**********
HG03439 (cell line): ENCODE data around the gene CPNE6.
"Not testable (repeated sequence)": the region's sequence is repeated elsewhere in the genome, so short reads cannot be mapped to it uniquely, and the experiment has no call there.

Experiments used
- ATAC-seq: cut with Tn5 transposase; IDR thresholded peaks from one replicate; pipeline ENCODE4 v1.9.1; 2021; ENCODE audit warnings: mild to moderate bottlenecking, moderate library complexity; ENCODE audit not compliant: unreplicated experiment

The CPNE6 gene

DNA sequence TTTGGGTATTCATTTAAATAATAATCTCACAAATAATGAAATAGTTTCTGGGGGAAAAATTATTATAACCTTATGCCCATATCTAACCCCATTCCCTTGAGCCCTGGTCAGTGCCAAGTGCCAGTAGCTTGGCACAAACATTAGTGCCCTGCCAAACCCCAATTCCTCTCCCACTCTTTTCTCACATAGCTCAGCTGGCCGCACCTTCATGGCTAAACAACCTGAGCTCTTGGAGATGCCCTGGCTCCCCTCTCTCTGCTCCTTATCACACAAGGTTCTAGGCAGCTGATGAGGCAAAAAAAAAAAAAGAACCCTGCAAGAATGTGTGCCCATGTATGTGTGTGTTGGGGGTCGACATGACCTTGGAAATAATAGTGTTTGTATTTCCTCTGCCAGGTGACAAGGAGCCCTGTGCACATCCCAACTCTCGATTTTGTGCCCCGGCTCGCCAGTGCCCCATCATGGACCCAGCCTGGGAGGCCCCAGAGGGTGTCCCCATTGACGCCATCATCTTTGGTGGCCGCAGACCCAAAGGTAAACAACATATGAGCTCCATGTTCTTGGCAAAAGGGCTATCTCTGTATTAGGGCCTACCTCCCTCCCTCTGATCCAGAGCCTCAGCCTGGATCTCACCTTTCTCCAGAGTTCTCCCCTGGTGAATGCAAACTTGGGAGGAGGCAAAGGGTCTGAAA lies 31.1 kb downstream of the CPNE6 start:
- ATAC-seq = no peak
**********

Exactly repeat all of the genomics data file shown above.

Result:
HG03439 (cell line): ENCODE data around the gene CPNE6.
"Not testable (repeated sequence)": the region's sequence is repeated elsewhere in the genome, so short reads cannot be mapped to it uniquely, and the experiment has no call there.

Experiments used
- ATAC-seq: cut with Tn5 transposase; IDR thresholded peaks from one replicate; pipeline ENCODE4 v1.9.1; 2021; ENCODE audit warnings: mild to moderate bottlenecking, moderate library complexity; ENCODE audit not compliant: unreplicated experiment

The CPNE6 gene

DNA sequence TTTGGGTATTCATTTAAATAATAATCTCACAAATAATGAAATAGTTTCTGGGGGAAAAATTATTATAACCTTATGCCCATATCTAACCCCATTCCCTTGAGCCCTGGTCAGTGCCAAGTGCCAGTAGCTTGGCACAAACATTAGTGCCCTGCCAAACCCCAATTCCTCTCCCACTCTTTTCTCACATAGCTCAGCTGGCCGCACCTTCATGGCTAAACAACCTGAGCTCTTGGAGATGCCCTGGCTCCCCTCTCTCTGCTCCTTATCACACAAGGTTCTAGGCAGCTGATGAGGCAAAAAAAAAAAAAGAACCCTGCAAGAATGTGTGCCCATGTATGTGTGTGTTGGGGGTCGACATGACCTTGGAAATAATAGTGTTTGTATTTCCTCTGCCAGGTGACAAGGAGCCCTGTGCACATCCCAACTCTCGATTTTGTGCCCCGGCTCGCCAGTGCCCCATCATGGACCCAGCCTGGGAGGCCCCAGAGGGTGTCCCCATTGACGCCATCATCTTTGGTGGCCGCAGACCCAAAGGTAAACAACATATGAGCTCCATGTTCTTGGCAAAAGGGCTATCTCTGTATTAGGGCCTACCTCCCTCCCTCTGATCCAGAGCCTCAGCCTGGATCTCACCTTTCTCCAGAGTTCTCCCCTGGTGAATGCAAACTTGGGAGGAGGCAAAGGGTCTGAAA lies 31.1 kb downstream of the CPNE6 start:
- ATAC-seq = no peak